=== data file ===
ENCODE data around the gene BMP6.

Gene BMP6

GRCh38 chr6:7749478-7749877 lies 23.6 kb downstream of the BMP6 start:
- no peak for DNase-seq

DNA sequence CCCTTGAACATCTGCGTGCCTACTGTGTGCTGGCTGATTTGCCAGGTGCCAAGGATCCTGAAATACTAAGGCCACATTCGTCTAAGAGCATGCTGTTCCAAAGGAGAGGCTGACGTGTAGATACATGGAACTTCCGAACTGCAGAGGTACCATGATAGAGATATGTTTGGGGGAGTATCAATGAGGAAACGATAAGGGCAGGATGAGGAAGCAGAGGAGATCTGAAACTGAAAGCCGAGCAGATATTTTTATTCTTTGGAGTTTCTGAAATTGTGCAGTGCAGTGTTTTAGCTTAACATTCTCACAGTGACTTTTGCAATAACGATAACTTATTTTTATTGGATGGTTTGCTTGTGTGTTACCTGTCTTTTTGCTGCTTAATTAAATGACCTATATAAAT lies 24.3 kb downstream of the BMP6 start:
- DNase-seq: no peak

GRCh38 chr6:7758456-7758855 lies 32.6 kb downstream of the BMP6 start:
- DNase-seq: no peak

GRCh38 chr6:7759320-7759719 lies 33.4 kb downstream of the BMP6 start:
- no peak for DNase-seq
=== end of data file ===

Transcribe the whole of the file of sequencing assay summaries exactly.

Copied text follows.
ENCODE data around the gene BMP6.

Gene BMP6

GRCh38 chr6:7749478-7749877 lies 23.6 kb downstream of the BMP6 start:
- no peak for DNase-seq

DNA sequence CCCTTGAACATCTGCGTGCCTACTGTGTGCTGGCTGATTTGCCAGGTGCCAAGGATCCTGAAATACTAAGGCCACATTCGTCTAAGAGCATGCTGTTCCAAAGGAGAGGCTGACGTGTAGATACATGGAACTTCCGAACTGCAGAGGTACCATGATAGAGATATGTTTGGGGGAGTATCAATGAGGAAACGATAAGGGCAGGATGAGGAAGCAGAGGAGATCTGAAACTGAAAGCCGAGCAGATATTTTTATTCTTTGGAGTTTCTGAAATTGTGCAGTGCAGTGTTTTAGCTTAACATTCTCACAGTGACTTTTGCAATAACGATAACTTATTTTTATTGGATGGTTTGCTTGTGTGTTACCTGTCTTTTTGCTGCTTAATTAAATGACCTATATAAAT lies 24.3 kb downstream of the BMP6 start:
- DNase-seq: no peak

GRCh38 chr6:7758456-7758855 lies 32.6 kb downstream of the BMP6 start:
- DNase-seq: no peak

GRCh38 chr6:7759320-7759719 lies 33.4 kb downstream of the BMP6 start:
- no peak for DNase-seq